Shibuie - When Beauty Happens Accidentally: Sumie and Raku - Japanese brush painting and pottery
Shibuie is the ancient Japanese concept of Accidental Beauty in which the artist is just one ingredient in a number of dynamic interacting natural processes, the outcome of which is delightfully unpredictable, but strangely beautiful - not ego-driven or deliberate. Ingrid will teach the classical Japanese brush painting techniques (Sumie) as these are applied to traditional subjects, such as landscape, bamboo and flower studies - as well as contemporary subjects. We will use the genuine, traditional materials: solid pine-soot ink, a hollowed-out slate to liquefy it, a deer-hair bamboo-stemmed brush and absorbent mulberry paper. Tools will be provided, but sets can be purchased (R850) from the BRC. Each retreatant will receive a bisque-fired tea bowl to sumie-decorate and glaze. Jess will then fire up the kiln after which we will watch the magic as the pots emerge from their ordeal of having been subjected to 1000ºC heat, smothered in sawdust and immersed in cold water. The pots will emerge triumphantly from the scorching heat!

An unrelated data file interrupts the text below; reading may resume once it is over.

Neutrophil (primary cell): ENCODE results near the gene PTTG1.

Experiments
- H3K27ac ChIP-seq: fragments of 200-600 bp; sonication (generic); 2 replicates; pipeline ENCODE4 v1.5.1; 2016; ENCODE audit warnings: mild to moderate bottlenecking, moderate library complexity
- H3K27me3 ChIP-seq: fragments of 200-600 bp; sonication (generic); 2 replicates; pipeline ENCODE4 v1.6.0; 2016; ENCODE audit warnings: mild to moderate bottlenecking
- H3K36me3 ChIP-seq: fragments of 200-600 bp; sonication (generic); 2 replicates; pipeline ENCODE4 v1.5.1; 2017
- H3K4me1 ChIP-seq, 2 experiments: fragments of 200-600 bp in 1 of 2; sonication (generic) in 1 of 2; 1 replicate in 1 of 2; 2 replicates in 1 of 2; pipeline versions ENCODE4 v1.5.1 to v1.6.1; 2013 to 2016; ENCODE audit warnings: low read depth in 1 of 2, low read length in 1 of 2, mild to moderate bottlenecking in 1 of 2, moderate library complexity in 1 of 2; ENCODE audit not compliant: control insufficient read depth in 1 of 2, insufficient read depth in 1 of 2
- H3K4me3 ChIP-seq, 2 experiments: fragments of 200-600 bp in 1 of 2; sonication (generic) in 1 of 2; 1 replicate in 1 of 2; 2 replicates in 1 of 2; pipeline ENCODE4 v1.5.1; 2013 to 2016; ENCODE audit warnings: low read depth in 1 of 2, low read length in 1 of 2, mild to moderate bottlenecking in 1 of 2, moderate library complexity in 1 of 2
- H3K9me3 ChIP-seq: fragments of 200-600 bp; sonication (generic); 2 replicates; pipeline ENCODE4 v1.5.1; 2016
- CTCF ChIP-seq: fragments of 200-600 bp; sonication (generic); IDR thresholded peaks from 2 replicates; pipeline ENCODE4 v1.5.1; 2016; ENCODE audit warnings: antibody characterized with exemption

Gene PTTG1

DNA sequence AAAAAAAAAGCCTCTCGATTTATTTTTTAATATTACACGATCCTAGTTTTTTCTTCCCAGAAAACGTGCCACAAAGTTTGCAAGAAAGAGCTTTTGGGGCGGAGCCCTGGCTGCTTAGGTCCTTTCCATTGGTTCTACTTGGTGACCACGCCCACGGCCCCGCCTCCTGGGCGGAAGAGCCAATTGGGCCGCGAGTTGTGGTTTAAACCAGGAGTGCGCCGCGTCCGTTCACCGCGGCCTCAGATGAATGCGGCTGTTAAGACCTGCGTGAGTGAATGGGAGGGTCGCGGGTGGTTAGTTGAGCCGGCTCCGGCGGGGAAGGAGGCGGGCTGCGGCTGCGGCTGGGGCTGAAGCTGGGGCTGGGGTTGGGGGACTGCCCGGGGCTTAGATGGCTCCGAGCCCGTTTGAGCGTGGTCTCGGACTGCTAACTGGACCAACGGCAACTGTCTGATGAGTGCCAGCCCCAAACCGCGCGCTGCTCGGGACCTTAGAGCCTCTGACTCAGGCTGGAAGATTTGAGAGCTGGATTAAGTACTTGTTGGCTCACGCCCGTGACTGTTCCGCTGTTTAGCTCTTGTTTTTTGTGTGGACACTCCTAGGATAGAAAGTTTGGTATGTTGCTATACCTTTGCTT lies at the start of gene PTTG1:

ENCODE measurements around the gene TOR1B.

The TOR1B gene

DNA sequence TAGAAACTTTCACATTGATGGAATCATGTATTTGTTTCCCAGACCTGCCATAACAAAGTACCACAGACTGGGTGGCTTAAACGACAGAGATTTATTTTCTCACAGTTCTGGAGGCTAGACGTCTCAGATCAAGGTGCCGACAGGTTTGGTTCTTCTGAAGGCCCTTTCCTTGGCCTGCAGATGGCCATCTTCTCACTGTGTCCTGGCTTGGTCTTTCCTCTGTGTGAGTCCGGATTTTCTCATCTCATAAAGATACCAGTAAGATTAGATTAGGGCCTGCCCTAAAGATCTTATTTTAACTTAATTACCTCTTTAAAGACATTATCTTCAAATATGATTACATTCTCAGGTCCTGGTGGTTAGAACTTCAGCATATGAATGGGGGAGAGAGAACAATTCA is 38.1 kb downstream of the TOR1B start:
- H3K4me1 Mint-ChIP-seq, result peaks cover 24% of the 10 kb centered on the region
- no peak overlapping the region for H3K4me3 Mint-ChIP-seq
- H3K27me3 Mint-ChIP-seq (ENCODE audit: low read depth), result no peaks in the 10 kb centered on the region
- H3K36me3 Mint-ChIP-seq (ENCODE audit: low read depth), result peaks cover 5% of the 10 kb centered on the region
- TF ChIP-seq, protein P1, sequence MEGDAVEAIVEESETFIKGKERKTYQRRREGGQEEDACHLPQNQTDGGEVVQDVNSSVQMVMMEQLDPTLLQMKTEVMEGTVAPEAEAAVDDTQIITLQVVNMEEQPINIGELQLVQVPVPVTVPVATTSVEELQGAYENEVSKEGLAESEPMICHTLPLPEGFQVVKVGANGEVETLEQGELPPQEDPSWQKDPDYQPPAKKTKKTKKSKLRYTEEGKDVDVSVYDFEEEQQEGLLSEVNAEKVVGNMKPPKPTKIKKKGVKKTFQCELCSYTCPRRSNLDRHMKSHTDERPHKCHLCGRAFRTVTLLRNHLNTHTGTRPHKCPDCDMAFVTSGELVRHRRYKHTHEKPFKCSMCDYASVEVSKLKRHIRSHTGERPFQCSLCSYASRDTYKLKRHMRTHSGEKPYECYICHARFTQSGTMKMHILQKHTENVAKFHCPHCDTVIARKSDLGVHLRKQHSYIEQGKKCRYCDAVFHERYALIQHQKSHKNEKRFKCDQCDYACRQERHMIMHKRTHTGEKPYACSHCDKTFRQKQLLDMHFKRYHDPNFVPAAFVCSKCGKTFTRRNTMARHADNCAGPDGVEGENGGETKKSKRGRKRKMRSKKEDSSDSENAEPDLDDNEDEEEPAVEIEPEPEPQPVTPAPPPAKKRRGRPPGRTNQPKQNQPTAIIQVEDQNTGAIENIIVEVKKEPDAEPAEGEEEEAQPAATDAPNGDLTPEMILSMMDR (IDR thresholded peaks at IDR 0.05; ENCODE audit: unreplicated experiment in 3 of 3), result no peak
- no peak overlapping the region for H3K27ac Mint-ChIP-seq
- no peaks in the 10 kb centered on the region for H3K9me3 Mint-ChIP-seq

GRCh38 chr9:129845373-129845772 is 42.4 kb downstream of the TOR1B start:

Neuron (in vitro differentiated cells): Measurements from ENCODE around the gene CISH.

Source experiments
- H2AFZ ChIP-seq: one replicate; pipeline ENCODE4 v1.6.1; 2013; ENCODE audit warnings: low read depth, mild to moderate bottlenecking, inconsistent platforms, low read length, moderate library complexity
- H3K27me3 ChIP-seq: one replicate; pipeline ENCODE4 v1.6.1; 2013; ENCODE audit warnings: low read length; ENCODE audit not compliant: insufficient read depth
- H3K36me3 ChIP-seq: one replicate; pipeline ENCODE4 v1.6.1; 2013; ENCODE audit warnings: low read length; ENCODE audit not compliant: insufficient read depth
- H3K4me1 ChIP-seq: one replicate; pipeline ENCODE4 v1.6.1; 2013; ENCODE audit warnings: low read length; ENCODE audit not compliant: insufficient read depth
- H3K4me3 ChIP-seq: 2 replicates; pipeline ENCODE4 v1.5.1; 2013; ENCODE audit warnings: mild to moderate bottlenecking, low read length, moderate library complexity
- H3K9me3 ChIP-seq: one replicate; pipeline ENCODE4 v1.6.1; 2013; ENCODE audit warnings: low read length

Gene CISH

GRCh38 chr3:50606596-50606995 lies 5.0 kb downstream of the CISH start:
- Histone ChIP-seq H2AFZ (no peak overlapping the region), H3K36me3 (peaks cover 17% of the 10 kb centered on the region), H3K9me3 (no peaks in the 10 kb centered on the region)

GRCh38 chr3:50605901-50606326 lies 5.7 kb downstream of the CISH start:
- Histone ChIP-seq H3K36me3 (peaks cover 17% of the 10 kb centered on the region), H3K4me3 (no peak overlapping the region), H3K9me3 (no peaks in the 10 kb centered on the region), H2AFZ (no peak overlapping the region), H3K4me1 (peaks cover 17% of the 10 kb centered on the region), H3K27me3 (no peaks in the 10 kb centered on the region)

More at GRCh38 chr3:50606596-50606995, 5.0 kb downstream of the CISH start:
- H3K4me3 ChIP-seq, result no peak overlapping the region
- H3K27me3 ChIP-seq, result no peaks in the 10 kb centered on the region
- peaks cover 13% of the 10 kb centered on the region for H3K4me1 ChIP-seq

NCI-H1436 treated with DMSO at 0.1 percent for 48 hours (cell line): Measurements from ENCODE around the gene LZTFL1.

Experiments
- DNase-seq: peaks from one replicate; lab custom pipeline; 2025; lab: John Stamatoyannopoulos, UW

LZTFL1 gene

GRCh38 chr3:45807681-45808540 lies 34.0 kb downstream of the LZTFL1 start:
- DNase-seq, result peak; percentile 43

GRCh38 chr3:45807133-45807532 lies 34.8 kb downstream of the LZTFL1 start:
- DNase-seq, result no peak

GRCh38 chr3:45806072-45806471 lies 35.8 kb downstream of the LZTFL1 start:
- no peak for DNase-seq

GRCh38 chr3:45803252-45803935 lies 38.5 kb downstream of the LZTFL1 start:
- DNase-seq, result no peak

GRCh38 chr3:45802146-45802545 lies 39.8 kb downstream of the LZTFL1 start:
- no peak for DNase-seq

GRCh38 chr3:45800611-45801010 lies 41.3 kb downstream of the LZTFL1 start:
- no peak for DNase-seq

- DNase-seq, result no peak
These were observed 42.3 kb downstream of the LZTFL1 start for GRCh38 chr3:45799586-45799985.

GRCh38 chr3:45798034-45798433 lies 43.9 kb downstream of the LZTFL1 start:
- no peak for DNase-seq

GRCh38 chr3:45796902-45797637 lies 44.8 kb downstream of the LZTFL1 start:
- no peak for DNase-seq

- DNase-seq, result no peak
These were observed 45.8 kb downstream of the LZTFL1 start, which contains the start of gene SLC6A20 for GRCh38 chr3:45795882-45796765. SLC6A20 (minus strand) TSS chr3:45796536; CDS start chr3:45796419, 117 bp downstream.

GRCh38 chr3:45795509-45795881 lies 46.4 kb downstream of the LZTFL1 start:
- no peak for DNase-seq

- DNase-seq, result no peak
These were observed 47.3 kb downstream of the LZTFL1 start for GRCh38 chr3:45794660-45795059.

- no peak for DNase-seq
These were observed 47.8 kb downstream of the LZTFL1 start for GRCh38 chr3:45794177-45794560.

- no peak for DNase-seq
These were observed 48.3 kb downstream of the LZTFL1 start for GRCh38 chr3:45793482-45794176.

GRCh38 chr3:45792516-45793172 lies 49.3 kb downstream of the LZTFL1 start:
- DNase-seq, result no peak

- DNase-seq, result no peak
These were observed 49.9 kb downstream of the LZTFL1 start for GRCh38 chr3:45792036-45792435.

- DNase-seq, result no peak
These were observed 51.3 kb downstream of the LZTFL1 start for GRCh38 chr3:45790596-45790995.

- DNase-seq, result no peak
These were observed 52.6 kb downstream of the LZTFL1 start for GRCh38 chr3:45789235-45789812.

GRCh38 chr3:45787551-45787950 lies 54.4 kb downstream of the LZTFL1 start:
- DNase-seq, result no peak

Antony Shapiro made his first ceramic at thirteen. Forty- three years later, he is a multiple award- winning potter recognised as one of the leading potters in South Africa. Over his four-decade-long career, he has become well known as a prolific creator and maker, retailer and gallerist, curator and teacher. His firm belief that ‘makers must make’ is essential to his love of pottery. In 1988 Anthony started as an apprentice with the pottery doyenne, Kim Sacks, while simultaneously learning the art of hand-building with Charmaine Renzon. During his apprenticeship, Kim asked Anthony to teach her classes when she travelled. Immediately he fell in love with the process of teaching others to make, and his passion evolved into a love of the space teaching created, the community it formed and the joy he experienced with his students. In 1989, he took up a position as the pottery teacher at Earnest Ullman Recreation Centre in Johannesburg. Within months he had transformed the Studio into a hive of activity, home to over seventy students. Throughout this time, he maintained his dedication to his own making. For Anthony, making is a way of being in the world and a calling and a vocation. His work has been sold in some of the most exclusive retailers locally and internationally.